A Postcard from Berlin: Confronting a Troubled Past
Few places wrestle more with their own history than Berlin—a modern capital city steeped in debates about how to remember the past. More than a simple residence for millions of Germans, it also contains a tumultuous historic narrative that is fused to the city itself.
Found at Berlin's East Side Gallery.
Berlin dates back to the 12th century. All around the bustling city, churches that would be more at home in the Middle Ages coexist with contemporary architecture. Museums dedicated to celebrating art, science, history, and the natural world dot the landscape and stand beside opera houses and statues commemorating prominent figures of German cultural heritage.
A shot of Berlin’s New Synagogue as it presently stands on Oranienburger Straße. It was heavily damaged before and during the Second World War, as a result of anti-Semitic rioting and Allied bombing.
Berliners are, if nothing else, aware of the admirable and deplorable in their past, and do not shy away from engaging with it on a critical level. The complicated and controversial history of the 20th century permeates the landscape of the German capital.
A message of peace found at Berlin's East Side Gallery.
Small brass plaques that provide minor details about victims of National Socialism are scattered around Berlin and are joined by monuments to the victims of the world wars, the Holocaust, and the famous partition of the city—all grim reminders that remembering the past is not always about celebrating it.
A couple of examples of small brass plaques found throughout Berlin that depict the former homes of Holocaust victims.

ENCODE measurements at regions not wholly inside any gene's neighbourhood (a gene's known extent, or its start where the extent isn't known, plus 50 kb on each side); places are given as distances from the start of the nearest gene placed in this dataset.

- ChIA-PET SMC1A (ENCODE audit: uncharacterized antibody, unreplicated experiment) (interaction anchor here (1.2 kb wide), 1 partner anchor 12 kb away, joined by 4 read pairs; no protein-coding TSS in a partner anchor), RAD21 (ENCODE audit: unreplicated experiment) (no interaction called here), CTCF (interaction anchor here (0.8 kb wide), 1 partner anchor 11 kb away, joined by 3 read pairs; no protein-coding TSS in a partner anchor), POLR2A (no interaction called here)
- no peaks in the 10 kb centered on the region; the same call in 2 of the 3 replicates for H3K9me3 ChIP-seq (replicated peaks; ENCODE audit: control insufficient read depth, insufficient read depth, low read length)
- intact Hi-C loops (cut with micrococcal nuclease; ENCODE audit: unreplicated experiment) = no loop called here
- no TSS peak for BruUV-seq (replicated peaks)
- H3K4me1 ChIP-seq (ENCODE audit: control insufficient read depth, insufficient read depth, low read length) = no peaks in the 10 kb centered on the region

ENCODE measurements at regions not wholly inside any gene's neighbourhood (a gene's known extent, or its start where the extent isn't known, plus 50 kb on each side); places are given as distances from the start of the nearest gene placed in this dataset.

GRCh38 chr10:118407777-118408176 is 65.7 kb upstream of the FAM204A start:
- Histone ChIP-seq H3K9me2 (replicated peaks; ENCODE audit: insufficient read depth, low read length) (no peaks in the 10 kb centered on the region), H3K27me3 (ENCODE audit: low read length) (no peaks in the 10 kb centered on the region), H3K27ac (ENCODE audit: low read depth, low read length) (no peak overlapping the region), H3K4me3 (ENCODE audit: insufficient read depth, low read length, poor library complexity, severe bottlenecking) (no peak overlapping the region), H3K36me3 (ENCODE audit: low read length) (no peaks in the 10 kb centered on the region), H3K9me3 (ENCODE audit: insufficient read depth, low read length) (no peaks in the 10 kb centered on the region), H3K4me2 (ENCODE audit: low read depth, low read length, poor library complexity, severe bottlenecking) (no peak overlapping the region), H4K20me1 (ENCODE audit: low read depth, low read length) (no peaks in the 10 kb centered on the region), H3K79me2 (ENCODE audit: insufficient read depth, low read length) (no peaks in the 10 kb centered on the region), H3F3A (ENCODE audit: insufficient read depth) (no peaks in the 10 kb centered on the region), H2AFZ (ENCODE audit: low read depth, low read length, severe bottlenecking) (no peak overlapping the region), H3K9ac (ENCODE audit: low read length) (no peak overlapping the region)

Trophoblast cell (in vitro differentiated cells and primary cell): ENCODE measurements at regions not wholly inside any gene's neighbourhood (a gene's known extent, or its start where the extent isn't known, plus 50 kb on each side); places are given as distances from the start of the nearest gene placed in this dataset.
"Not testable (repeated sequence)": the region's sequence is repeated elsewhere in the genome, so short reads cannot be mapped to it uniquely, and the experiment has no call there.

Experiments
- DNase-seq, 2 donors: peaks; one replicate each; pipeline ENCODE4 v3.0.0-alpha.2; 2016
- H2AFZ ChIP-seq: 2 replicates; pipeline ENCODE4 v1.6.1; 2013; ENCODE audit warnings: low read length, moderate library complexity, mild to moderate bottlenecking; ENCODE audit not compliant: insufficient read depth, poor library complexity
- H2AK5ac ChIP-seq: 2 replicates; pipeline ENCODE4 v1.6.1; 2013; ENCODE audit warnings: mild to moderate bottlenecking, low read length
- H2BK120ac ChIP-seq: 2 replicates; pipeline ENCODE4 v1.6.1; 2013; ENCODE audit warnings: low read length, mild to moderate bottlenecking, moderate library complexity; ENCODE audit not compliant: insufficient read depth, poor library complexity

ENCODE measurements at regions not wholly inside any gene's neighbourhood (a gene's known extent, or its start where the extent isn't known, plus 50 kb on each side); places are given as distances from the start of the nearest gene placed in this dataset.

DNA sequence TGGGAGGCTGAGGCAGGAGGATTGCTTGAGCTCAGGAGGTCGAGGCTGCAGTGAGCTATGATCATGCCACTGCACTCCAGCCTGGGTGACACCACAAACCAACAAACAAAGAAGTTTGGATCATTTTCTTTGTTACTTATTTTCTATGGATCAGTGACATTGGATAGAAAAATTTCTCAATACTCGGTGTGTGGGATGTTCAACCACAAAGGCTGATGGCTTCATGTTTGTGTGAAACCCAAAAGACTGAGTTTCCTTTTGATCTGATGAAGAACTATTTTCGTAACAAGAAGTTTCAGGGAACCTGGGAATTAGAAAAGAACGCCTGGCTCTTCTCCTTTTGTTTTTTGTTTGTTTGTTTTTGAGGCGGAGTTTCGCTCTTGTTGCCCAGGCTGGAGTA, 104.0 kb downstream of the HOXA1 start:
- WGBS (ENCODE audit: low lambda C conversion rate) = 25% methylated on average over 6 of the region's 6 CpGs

Larger monuments have gained international fame, but they remain part of the city where Berliners work and live. One of the better examples is the “Denkmal für die ermordeten Juden Europas” or the Memorial to the Murdered Jews of Europe.
Berlin's Memorial to the Murdered Jews of Europe.
Simple in concept if not in scale, the memorial is comprised of nearly 3000 concrete slabs arranged in rows that gradually become taller and more imposing the deeper the visitor wanders into the center. Berliners respect what the monument represents but it does not stop them from using the slabs as a place on which to rest or play, which often confuses visitors who are unsure about the appropriate boundaries for interacting with a memorial.
A memorial to Holocaust victims in front of a Jewish cemetery.
The events following the Second World War thrust Berlin onto the international stage in a new way during the Cold War. The standoff between the two world superpowers, the United States and the Soviet Union, was centered in Berlin. The country was famously divided into East and West Germany, but Berlin, deep in eastern territory, was considered too symbolically important to be surrendered to Soviet control. Consequently, Berlin was also divided between east and west, a partition literally cemented into place by the Berlin Wall in 1961.
A message of universal peace displayed on a portion of the Berlin Wall.
The way Berlin remembers the Cold War era is complicated. At one level, there is a nostalgia, pithily termed “Ostologie,” for the ideological values, and for the culture and products of the former East Germany, and small commemorations of the longer communist past are not hard to find. Streets and subway stations bear the names of communist German leadership from the Weimar era, statues of Karl Marx stand unharmed, and streets are still named for Friedrich Engels.